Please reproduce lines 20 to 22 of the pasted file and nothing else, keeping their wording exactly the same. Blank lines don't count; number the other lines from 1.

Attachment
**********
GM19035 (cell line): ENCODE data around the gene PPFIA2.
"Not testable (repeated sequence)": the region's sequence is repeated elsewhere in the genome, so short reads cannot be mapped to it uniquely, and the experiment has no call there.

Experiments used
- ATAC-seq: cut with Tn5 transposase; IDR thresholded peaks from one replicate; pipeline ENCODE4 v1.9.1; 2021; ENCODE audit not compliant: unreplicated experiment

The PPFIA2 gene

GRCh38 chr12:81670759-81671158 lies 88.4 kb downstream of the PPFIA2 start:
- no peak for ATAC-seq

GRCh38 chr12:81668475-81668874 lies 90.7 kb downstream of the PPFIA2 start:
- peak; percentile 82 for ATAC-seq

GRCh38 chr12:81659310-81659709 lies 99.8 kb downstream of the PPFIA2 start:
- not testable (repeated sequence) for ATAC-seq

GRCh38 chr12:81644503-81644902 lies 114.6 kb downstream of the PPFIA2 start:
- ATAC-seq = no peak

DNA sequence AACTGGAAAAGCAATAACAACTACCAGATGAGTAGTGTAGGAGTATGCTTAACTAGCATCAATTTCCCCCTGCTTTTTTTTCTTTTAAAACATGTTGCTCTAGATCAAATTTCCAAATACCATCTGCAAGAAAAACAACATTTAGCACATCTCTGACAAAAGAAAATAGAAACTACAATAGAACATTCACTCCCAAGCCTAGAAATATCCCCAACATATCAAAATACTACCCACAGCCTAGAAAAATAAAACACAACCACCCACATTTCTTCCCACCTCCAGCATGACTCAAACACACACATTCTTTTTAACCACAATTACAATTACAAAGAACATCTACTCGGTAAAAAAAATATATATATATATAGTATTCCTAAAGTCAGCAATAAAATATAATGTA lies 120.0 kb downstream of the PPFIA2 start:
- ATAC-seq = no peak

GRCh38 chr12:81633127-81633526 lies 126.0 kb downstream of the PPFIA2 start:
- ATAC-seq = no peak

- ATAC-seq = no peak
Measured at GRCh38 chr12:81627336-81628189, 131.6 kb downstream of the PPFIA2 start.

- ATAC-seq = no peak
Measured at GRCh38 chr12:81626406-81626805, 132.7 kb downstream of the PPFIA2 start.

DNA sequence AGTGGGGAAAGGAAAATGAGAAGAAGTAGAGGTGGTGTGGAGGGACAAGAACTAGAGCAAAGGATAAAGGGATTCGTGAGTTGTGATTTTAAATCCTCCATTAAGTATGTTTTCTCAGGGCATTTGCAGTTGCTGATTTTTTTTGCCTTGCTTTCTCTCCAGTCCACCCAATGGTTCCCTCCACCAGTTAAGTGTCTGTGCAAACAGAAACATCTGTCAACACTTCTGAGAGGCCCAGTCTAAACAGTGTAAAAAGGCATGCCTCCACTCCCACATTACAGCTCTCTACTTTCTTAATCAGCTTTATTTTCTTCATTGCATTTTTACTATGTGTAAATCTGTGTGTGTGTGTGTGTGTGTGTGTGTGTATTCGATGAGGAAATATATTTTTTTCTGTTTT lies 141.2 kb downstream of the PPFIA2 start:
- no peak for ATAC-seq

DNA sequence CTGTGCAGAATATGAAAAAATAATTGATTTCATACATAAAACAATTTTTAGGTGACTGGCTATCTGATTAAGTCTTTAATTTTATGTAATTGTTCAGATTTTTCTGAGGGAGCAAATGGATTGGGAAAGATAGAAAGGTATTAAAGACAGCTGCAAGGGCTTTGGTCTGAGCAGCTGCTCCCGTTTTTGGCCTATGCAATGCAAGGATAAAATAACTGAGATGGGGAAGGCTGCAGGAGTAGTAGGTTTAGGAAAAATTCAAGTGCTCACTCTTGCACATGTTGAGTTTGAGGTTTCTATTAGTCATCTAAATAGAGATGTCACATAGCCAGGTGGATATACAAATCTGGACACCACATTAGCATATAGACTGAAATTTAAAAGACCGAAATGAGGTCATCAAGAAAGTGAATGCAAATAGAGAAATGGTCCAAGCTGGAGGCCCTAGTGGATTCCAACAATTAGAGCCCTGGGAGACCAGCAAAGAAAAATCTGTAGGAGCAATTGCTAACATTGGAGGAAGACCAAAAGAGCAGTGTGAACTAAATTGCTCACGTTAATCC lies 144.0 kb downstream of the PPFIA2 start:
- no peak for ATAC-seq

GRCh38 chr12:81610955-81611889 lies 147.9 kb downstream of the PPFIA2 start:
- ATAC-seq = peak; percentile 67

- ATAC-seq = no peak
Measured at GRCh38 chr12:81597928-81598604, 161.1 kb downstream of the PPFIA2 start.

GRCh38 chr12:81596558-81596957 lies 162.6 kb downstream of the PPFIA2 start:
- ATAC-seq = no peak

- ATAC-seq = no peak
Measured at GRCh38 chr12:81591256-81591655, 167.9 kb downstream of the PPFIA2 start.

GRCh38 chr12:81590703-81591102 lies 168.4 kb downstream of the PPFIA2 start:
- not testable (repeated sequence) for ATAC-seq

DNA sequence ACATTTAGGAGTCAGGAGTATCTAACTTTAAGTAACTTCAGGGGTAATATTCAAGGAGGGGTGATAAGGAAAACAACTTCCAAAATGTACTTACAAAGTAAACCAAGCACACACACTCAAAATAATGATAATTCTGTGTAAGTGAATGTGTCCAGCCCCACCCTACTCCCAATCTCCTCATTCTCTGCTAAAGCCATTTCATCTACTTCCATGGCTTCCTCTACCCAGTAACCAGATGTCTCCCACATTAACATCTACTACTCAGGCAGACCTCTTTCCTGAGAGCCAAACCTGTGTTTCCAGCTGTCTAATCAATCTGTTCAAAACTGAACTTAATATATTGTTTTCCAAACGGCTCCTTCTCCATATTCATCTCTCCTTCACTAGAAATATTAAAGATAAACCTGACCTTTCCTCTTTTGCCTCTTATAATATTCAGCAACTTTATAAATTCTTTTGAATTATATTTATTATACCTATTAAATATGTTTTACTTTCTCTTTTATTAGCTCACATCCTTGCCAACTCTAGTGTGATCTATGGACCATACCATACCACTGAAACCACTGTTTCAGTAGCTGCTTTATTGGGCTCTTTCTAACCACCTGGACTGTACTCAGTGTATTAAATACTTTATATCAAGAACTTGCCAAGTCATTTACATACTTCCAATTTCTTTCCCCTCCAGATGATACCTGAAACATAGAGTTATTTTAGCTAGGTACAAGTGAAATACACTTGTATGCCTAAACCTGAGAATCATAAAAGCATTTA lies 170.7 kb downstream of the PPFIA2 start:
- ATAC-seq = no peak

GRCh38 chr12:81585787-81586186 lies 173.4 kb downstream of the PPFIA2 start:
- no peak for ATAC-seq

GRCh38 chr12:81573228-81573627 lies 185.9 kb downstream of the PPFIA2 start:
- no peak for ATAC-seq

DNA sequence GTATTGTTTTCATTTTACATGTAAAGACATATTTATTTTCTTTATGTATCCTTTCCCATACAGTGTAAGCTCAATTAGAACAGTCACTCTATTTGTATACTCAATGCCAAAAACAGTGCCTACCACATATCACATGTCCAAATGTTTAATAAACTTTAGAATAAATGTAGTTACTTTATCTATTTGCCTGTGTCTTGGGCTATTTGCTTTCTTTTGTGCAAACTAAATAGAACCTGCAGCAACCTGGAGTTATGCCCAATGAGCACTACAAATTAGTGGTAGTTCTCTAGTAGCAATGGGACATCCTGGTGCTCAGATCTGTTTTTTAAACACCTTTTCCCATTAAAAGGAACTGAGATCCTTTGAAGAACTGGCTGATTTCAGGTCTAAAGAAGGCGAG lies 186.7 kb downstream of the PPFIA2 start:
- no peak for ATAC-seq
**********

- ATAC-seq = no peak
Measured at GRCh38 chr12:81626406-81626805, 132.7 kb downstream of the PPFIA2 start.

DNA sequence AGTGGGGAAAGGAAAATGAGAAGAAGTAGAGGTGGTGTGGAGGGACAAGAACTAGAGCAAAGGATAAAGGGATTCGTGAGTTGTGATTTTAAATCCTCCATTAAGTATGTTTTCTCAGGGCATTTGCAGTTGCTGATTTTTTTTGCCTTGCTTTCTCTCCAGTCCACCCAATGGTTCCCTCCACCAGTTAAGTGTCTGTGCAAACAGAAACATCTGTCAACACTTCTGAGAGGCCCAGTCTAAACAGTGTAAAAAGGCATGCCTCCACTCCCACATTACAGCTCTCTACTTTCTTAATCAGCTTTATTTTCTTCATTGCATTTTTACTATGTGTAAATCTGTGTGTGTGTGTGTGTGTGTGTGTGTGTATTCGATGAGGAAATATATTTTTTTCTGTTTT lies 141.2 kb downstream of the PPFIA2 start: